Ontario introduced a new Life Income Fund (New LIF) in 2008. The New LIF can be acquired with funds from an Old LIF, a LIRF, a LIRA, or the commuted value of a Registered Pension Plan (RPP) (subject to the terms of the pension plan).
With the introduction of the New LIF, an Old LIF or LRIF is no longer available for purchase however existing contracts can continue or the funds can be transferred to a New LIF or used to buy a life annuity.
Within 60 days of transferring locked-in funds from a LIRA or an RPP into a New LIF, there is a one-time opportunity allowing up to 50 per cent of the value of the transferred funds to be taken in cash or transferred to a regular RRSP or RRIF.
If you worked for a federally regulated organization your pension, Licked-in RRSP, or LIF will be governed by federal pension legislation.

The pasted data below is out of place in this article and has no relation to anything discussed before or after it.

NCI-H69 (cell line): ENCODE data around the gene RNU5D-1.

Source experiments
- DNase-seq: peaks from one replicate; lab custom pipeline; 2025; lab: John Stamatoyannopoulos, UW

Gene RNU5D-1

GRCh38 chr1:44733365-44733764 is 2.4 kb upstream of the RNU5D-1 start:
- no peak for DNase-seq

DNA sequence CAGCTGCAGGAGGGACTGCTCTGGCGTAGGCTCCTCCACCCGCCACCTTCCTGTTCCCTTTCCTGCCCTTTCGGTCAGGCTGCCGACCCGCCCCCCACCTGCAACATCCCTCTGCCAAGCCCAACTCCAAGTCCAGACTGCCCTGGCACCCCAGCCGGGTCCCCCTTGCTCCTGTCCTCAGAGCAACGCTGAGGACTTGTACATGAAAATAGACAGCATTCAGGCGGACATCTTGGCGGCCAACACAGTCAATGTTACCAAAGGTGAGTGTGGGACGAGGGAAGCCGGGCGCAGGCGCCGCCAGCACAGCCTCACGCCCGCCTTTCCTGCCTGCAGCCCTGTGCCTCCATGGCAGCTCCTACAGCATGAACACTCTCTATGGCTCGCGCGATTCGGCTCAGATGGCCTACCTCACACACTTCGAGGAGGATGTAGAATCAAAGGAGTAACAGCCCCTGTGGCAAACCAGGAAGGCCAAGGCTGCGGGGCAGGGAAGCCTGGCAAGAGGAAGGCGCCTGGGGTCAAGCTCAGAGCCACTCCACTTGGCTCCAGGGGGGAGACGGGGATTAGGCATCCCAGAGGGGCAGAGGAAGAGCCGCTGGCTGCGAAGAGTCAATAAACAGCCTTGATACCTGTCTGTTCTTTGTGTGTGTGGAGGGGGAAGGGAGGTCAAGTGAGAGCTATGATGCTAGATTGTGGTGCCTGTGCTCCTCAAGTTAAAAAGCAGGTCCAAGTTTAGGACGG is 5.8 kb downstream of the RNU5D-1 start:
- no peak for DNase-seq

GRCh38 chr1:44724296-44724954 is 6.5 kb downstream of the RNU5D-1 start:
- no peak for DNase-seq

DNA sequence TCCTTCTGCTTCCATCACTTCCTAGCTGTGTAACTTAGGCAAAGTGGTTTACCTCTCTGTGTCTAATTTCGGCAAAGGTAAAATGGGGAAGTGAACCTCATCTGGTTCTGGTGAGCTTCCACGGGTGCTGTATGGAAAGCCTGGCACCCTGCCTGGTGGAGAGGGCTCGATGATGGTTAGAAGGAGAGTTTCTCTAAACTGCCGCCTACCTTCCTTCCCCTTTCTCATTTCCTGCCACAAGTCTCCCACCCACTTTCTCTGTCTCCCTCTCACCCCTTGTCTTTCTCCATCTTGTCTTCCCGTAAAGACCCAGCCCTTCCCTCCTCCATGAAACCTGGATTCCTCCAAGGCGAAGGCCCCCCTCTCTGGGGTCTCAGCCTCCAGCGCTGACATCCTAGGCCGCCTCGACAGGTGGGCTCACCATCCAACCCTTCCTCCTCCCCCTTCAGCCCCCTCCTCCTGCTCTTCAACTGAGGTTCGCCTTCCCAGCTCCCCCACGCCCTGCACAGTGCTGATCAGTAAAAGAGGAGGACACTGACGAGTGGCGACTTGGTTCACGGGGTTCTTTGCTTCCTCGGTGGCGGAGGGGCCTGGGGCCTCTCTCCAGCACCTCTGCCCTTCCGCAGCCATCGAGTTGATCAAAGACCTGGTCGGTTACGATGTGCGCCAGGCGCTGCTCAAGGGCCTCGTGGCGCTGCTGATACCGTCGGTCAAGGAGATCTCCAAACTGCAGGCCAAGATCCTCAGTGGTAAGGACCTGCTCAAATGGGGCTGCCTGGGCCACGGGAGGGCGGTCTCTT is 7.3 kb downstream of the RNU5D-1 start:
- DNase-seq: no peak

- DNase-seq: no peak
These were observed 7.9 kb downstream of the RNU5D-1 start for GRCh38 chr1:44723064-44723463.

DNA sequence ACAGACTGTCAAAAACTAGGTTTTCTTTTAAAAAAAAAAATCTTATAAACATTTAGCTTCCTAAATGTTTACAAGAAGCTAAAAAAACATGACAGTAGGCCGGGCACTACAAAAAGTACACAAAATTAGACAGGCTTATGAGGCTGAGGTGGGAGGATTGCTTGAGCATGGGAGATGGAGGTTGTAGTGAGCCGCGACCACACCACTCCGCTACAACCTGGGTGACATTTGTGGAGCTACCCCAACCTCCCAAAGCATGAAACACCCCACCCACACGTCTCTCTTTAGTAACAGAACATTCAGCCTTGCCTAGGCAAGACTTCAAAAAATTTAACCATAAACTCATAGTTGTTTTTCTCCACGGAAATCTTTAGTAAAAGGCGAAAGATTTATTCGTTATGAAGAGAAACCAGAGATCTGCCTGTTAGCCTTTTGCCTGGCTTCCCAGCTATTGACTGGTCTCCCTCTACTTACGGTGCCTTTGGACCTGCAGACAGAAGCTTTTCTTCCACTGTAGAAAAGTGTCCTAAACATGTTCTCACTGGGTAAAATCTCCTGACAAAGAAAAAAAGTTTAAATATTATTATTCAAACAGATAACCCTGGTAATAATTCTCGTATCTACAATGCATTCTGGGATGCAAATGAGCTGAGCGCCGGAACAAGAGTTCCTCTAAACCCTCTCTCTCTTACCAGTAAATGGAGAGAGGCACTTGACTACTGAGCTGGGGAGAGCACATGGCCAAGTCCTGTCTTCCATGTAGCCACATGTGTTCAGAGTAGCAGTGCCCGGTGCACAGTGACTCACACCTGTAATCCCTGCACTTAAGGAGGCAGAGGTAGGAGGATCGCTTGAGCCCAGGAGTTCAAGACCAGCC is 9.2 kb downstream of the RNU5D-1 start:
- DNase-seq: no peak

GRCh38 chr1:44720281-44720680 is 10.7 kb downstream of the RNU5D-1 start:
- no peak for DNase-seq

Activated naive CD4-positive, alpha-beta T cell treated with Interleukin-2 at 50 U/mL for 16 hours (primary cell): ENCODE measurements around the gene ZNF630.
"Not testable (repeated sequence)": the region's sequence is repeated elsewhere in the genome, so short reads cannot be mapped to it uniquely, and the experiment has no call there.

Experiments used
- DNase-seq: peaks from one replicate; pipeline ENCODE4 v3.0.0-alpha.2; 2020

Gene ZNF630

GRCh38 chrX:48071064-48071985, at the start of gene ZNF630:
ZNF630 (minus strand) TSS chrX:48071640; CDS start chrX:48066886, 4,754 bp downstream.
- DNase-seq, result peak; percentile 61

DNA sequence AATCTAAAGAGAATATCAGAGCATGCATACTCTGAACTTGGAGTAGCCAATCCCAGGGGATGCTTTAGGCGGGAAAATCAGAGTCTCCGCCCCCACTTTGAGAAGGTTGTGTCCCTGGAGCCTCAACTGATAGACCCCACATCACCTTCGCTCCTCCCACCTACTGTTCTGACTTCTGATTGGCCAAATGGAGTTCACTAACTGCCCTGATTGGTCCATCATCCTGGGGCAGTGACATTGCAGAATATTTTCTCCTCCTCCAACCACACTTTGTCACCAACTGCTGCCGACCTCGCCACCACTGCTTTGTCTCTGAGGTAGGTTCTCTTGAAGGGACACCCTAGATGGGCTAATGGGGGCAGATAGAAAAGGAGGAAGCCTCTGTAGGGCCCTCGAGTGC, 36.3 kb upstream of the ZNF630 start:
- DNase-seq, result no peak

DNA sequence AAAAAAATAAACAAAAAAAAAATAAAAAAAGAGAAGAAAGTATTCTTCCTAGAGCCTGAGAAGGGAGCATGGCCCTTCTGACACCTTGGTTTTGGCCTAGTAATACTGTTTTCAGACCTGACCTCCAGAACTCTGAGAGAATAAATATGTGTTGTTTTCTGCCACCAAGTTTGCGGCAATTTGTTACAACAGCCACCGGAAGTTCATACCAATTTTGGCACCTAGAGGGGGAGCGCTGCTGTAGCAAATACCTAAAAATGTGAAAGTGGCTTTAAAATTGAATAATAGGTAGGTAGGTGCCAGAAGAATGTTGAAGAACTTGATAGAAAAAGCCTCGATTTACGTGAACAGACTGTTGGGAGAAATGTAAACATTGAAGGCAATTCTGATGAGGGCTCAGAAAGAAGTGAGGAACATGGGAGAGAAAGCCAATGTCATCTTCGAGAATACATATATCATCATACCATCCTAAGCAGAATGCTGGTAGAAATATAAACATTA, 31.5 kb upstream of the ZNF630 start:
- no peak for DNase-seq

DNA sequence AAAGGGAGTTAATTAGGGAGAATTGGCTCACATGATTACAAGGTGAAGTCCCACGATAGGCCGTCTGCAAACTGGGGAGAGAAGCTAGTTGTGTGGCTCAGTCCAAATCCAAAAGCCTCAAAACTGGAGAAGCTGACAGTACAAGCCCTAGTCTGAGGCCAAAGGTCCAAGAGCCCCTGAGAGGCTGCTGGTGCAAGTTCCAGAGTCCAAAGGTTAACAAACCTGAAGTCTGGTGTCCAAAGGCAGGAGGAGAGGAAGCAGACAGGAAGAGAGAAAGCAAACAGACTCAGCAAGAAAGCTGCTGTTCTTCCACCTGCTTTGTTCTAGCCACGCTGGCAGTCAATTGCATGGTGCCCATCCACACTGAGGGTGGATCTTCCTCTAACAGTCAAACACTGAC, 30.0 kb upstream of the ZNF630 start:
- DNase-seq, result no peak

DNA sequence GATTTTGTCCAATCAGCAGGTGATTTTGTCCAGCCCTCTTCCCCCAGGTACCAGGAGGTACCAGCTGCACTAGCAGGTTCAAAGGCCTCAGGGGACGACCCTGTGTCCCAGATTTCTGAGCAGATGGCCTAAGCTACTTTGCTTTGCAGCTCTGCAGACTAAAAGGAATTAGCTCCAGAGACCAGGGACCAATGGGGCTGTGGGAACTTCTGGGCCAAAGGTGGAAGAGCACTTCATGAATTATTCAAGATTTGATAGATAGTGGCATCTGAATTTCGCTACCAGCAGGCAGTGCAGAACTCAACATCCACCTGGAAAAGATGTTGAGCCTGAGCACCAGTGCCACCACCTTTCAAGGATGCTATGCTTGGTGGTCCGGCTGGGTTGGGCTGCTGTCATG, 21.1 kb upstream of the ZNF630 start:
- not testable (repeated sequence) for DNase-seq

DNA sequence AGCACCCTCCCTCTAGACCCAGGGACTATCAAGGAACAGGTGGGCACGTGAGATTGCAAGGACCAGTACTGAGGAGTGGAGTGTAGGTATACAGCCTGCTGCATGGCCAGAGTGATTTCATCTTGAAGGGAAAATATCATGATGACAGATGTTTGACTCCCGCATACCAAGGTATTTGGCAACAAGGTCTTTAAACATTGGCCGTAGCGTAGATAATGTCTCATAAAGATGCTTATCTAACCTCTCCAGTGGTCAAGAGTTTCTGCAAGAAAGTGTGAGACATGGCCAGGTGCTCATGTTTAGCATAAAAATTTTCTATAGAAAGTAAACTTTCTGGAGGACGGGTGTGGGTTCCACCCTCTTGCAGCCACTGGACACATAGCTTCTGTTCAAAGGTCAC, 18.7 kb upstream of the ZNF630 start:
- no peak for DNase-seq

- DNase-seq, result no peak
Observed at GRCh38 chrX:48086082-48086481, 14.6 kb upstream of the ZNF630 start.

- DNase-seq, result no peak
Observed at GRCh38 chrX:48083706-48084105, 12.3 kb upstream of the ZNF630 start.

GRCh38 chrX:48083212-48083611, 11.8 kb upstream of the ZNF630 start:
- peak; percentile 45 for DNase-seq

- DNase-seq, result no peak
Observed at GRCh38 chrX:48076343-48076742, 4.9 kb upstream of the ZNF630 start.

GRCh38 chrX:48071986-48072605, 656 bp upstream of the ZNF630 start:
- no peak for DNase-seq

Starting in 2008, holders of a federally governed Locked-in RRSP or LIF who are age 55 or older can transfer their locked-in funds to an RLIF. An RLIF is similar to a regular LIF but, within 60 days of opening the RLIF, there is a one-time opportunity to transfer 50 per cent of the total value to a regular RRSP or RRIF.
A RRIF is a flexible income option that allows you to:
A Registered Retirement Income Fund (RRIF) is a registered account that allows you to continue the investments held in your RRSP on a tax-sheltered basis, while paying you an income for as long as you choose or as long as there is money available in the plan.
Different types of RRIF plans offer different investment options.
A Daily Interest Account is a temporary account that usually pays daily interest at a low variable rate. You can access your money at any time without penalty or you can invest it for longer terms when you feel interest rates are more acceptable.
With Guaranteed Interest Contract (GIC) your investment term can usually range from one to thirty years. You pick the length of term and your money earns that guaranteed interest rate over the term specified.